Friday, July 17, 2009

House-Passed Appropriations Bill Includes Measure to Resurrect GM, Chrysler Franchises

This posting was written by John W. Arden.

The U.S. House of Representatives yesterday passed a general financial services and appropriations bill that includes a provision attempting to restore automobile franchises terminated pursuant to the bankruptcy plans of General Motors and Chrysler Corp.

The Financial Services and General Government Appropriations Act, 2010 (H.R. 3170) cleared the House of Representatives last night by a 219 to 208 vote.

Appended to the general appropriations bill were two provisions (Sec. 245 and Sec. 246) that:

(1) Prohibit the use of any appropriated funds to obtain a financial interest in an automobile manufacturer “that deprives an automobile dealer of its economic rights under a dealer agreement” and does not assume each dealer agreement that is valid, pre-existing, and not lawfully terminated and

(2) Require bankrupt automobile manufacturers in which the federal government has an ownership interest—and their successor companies—to enter into a new dealership agreement with dealers having a valid agreement at the time of the bankruptcy filing.

White House Opposition

The dealership measure, authored by U.S. Rep. Steven C. LaTourette (R-Ohio), was left in the bill, despite strong opposition from the White House. In a July 15 statement of administrative policy, the Obama Administration supported passage of the bill, but “strongly opposes the language in the bill that attempts to restore prior Chrysler and General Motors (GM) franchise agreements.”

According to the statement, “the decision by Chrysler and GM to rationalize their dealer networks was a critical part of their overall restructuring to achieve long-term viability in order to save jobs in the long run, and to improve the prospects for the company’s repayment of the substantial taxpayer investments. Without the significant steps these automakers have taken to revamp their operations, the companies would have failed—imperiling ever GM and Chrysler dealer in the country.”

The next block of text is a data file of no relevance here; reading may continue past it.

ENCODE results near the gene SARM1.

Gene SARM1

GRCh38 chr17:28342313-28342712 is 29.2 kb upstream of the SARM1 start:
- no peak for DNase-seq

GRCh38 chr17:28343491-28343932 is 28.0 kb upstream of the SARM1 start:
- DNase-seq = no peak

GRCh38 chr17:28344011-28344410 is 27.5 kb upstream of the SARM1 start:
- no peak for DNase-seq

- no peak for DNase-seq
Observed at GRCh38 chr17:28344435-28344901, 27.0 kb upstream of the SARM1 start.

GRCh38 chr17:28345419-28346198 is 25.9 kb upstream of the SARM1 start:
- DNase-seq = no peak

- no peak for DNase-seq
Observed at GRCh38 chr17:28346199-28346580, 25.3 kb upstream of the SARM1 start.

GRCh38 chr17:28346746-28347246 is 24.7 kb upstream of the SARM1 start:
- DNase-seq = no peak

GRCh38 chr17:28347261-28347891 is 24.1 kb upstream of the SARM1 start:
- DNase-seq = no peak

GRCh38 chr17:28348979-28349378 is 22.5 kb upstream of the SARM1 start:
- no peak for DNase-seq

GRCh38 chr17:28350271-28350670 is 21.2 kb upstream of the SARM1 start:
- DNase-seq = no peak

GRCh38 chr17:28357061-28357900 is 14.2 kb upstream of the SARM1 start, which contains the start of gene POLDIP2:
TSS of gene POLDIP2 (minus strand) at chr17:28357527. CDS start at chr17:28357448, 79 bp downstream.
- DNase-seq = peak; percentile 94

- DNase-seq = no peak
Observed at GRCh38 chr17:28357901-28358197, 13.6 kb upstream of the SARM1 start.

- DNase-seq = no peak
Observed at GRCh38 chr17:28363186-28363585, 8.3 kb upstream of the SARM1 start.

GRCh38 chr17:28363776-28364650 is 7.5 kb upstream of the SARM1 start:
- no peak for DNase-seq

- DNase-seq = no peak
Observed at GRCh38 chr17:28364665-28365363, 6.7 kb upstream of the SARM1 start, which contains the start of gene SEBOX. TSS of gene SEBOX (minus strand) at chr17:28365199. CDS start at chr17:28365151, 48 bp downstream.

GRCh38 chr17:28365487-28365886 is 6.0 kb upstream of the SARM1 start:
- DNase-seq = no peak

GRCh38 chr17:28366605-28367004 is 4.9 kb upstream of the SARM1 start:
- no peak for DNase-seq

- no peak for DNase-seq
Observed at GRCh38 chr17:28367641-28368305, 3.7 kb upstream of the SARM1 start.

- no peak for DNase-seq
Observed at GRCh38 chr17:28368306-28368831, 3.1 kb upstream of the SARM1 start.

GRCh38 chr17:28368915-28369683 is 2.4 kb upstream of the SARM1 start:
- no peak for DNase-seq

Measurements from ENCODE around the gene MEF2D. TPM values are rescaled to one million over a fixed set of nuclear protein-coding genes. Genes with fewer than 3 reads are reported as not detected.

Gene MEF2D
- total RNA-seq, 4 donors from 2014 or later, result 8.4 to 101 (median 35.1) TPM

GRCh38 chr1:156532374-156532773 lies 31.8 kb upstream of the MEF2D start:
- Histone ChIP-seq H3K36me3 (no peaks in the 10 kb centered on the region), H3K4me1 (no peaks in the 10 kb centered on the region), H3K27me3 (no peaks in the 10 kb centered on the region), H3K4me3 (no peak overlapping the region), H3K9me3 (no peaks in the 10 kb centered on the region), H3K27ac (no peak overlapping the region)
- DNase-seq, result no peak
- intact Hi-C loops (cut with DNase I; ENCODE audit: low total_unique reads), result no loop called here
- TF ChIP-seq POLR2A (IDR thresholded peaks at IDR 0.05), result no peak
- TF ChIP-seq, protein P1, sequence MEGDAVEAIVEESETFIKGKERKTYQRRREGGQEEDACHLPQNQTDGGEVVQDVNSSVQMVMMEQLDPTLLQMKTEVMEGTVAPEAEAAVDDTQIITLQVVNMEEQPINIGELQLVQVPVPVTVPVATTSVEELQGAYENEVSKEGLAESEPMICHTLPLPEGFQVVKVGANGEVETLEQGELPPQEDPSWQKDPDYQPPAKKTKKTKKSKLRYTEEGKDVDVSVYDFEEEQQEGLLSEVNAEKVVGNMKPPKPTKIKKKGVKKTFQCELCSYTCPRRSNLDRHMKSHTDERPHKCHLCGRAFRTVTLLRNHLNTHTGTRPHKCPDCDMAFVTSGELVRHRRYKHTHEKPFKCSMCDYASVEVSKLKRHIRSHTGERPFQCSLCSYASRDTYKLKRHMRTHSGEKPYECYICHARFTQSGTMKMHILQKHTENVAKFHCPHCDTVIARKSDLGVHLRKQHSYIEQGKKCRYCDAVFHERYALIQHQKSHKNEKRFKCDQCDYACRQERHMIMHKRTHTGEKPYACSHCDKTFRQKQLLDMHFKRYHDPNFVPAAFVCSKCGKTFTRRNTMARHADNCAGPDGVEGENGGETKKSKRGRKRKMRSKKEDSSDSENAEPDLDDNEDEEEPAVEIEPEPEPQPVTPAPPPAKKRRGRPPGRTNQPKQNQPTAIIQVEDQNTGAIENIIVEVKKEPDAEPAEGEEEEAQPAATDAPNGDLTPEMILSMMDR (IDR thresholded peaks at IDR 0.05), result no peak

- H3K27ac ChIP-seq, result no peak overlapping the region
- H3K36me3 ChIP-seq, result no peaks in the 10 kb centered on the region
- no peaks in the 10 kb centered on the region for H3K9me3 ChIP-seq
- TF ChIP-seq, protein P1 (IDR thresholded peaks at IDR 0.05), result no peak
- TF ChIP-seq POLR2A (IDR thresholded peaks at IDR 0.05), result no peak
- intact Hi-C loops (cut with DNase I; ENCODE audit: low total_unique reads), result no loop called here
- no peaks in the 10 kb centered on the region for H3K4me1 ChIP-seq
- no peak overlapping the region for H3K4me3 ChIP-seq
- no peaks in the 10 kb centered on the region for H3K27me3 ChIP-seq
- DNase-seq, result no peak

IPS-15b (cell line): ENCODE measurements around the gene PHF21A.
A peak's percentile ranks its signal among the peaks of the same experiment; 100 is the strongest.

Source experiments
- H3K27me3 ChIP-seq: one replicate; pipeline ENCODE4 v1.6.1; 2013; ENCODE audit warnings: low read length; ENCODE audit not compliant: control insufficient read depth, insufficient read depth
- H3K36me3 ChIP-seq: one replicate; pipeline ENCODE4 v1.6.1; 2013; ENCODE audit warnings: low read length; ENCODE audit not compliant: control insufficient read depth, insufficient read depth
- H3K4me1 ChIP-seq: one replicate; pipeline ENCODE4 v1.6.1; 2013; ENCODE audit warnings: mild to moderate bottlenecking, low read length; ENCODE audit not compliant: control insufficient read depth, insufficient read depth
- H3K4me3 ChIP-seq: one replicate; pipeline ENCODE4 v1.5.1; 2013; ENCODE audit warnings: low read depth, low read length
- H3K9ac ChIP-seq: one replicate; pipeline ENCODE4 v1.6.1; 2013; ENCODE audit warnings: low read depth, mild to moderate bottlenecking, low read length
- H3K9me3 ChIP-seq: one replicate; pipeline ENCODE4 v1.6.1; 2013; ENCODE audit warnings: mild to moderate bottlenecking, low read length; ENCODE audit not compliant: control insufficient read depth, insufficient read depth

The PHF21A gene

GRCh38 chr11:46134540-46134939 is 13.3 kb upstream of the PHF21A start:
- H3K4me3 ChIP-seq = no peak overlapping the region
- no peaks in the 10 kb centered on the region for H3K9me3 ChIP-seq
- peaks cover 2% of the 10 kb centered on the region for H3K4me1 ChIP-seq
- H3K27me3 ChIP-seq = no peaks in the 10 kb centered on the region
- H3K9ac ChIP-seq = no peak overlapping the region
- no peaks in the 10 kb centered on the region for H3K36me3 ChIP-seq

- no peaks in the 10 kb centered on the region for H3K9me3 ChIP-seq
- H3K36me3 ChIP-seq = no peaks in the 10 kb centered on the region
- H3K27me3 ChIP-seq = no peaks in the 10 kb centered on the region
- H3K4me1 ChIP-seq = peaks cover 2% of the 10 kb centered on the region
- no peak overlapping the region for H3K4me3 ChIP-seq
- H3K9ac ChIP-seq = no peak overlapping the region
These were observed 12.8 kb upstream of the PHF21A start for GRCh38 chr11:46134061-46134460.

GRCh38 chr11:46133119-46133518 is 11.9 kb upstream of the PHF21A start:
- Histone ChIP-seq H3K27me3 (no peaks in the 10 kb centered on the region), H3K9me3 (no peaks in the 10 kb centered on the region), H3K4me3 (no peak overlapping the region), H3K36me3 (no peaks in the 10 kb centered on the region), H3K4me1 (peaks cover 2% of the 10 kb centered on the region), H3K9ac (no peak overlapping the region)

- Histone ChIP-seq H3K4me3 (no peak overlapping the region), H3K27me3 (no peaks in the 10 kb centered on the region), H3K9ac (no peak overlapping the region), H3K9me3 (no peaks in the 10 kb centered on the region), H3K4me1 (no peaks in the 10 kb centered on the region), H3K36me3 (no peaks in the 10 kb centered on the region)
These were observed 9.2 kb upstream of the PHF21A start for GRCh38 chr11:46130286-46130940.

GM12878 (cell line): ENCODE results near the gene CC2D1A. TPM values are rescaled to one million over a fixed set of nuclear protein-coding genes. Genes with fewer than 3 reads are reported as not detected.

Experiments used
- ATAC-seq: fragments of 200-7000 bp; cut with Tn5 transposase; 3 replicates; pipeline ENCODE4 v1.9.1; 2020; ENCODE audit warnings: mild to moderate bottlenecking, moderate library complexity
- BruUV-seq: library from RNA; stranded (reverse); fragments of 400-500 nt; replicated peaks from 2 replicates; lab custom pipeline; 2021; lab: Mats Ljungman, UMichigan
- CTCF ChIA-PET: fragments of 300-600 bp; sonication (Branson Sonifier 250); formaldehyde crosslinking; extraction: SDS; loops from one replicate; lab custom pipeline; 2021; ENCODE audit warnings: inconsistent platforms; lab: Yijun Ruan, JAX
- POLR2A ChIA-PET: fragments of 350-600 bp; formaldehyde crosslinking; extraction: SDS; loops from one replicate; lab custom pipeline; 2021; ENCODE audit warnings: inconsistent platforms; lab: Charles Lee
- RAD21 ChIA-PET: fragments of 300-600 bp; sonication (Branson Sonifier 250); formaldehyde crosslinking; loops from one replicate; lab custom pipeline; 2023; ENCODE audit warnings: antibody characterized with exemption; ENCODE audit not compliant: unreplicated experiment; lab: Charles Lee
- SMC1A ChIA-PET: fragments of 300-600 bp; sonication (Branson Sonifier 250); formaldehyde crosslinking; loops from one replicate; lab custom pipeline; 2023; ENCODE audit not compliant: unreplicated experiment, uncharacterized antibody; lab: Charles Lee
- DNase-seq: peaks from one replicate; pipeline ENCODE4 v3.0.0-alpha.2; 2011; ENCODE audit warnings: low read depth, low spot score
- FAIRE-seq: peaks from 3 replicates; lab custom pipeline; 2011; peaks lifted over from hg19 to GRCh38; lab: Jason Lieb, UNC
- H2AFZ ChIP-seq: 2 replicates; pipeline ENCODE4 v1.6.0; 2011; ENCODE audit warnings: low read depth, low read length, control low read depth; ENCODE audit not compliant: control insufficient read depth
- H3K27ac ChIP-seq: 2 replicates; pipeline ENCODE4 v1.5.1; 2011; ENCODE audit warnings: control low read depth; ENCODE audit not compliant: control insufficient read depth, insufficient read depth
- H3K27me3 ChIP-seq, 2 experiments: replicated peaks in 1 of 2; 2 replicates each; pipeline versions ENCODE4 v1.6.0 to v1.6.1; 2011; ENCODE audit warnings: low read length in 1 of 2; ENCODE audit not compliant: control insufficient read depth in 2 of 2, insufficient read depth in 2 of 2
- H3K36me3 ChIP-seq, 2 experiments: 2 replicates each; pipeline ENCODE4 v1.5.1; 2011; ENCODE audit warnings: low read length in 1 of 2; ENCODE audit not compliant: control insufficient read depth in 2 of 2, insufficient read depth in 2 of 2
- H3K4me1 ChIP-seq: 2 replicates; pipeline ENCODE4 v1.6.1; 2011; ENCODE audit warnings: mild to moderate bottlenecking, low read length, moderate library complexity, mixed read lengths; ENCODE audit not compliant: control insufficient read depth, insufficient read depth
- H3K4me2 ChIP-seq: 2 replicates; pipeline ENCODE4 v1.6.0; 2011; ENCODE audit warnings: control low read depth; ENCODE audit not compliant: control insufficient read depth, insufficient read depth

As previously reported, GM plans to reduce the number of its dealerships by 2,641—from 6,246 to 3,655—by the end of 2010. The U.S. Bankruptcy Court for the Southern District of New York ruled on June 9, 2009, that Chrysler could immediately terminate 789 Chrysler, Dodge, and Jeep franchises—about a quarter of its dealership base.

Job Losses

In a July 16 news release, Rep. LaTourette criticized President Obama’s Auto Task Force for encouraging automobile companies to terminate dealers, stating that the closure of GM and Chysler dealership would cause the loss of approximately 200,000 jobs.

“Under these policies the only jobs that will be stimulated will be clerks at the unemployment offices in the country,” said LaTourette.

The representative cast doubt on the financial necessity of closing dealerships. “The auto companies have never been able to demonstrate that the dealers are a drag on their bottom line,” he remarked. “I think many agree that the tramping of state franchise laws is wrong and many have no stomach for the way these dealers were treated.”

Further details regarding H.R. 3170 appear here at the Library of Commerce’s Thomas web site.

Agreement with State Attorneys General

In a related matter, the attorneys general of 30 states reached an agreement with GM regarding protections afforded under state laws to dealers and consumers. The attorneys general had filed an objection to the GM’s termination of 2,641 dealers in U.S. Bankruptcy Court for the Southern District of New York, contending that the bankruptcy plan would permit GM to ignore state motor vehicle anti-termination statutes.

The agreement, which was formally ratified by the bankruptcy court on July 5, required New GM to comply with state franchise and dealership laws going forward, honor warranties and comply with state lemon laws, and honor product liability claims for acceding involving cars sold before the bankruptcy. (See Trade Regulation Talk, July 8, 2009).

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